Funding: NIAAA R21 AA017947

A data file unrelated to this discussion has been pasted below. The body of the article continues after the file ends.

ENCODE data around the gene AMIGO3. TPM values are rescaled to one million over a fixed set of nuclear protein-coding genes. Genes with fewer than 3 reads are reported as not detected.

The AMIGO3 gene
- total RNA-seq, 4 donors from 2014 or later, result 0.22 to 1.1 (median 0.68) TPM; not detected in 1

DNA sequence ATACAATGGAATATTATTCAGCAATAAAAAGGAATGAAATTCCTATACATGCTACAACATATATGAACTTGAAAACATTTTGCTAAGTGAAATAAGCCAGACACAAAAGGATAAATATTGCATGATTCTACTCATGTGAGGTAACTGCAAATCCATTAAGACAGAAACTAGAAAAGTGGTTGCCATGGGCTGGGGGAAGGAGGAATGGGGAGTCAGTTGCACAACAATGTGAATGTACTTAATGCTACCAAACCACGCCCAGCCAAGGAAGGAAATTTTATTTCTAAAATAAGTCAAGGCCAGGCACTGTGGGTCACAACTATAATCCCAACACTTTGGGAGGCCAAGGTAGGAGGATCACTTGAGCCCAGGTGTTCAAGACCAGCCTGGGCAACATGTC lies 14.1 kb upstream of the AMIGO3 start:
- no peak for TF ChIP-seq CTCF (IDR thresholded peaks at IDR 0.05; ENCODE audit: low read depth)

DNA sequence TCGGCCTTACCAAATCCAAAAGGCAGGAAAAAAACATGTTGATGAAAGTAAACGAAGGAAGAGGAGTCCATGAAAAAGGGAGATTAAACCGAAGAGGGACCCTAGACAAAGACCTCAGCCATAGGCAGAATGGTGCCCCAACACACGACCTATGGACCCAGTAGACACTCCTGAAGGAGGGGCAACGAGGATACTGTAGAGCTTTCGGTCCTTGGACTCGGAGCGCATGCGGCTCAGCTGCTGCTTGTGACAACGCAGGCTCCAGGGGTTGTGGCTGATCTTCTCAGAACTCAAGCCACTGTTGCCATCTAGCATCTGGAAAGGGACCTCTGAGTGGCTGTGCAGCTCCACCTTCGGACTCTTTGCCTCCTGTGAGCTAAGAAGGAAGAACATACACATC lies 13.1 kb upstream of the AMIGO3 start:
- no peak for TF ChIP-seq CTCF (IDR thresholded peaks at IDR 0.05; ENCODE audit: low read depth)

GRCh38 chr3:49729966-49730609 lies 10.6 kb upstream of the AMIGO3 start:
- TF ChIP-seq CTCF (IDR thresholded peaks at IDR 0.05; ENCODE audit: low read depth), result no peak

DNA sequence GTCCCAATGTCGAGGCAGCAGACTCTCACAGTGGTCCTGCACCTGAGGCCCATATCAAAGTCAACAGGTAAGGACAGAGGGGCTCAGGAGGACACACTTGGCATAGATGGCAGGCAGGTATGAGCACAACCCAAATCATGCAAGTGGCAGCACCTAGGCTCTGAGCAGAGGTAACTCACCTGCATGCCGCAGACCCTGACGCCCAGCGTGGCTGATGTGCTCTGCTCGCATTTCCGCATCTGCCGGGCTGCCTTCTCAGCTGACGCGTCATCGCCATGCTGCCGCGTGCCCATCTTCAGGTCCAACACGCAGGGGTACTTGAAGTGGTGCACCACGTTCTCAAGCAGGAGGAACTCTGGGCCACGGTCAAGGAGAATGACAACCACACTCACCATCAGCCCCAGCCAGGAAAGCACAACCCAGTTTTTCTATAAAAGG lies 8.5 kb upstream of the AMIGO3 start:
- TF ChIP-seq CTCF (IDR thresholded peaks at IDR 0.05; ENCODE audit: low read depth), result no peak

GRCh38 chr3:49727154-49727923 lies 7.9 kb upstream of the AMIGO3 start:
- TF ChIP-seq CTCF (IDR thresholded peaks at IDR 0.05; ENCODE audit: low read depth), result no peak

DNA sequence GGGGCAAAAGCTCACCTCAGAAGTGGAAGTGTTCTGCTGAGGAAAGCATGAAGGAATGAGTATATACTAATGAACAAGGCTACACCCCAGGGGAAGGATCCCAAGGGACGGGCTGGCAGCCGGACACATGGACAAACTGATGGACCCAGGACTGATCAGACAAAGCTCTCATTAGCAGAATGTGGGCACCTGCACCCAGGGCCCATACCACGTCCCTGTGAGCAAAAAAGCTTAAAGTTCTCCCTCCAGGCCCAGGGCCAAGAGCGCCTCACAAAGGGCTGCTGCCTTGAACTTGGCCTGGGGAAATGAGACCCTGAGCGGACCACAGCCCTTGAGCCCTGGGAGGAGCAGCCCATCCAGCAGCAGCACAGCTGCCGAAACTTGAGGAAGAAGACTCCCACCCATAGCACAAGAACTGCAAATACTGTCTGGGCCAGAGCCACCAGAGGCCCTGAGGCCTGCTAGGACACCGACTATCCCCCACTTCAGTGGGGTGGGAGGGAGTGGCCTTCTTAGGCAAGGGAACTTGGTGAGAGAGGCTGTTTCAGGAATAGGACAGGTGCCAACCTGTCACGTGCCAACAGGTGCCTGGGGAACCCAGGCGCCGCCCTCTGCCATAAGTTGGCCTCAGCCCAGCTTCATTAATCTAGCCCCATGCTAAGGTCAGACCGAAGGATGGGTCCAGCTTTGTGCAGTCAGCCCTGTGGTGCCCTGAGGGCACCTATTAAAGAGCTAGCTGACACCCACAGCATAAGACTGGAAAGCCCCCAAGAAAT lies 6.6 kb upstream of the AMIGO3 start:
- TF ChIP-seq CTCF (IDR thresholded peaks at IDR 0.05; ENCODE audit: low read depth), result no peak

This R21 application in response to PA-08-168 (Secondary Analysis of Existing Alcohol Epidemiological Data) proposes a mixed methods investigation of mediators of substance use/abuse among sexual minorities with additional emphasis on women. Despite growing evidence of disparities in risks for hazardous and other drug use among sexual minorities, there is a death of research that explicitly examines factors that may mediate such problems in these population subgroups. The sample will be divided into subgroups based on sexual/identity and behavior questions (lesbian/gay identified, bisexual identified, and heterosexual identified with same sex partners and, finally, exclusively heterosexual men and women). The first specific aim is primarily quantitative, analyzing secondary combined data from the National Alcohol Surveys collected in 2000-2001 (NAS10), 2005-2006 (NAS11) and data currently being collected 2009-2010 (NAS12). The second aim is to conduct qualitative interviews with a subgroup of 48 (12 in each group) women drawn from the NAS12 respondents to do depth exploration of the quantitatively measured mediators and seek to understand other, unmeasured pathways, that may contribute to heavier drinking and alcohol related problems. The NAS is a unique data source ideally suited to the first aim of this study since it includes numerous theoretical mediators of substance use as well as basic alcohol epidemiology variables. Mediators include both individual and contextual markers suggested by the literature including stress, social support, sense of coherence, impulsivity and sensation seeking, past experiences of trauma, and frequenting bars and other drinking contexts. Analysis of the NAS10 data by the two proposed PIs revealed significant differences among these subgroups on substance use measures, particularly among women. Additionally, initial investigation of some mediators found substance use predictors varied as a function of gender and sexual minority subgroup. The qualitative interviews will also explore novel topics and emerging theories for which no quantitative data is available. PUBLIC HEALTH RELEVANCE: This project furthers our understanding of the increased risk for hazardous alcohol use, alcohol-related problems, and drug use among sexual minorities, which is especially pronounced among women. Such knowledge about the dynamics of specific disparities in health risks was identified by the Institute of Medicine (IOM) report on lesbian health as fundamental to development of both clinical and public health interventions. Understanding specific factors that may increase or buffer risk for hazardous drinking among sexual minorities (and non-minorities) provides a foundation for the development of culturally and gender appropriate prevention and intervention strategies.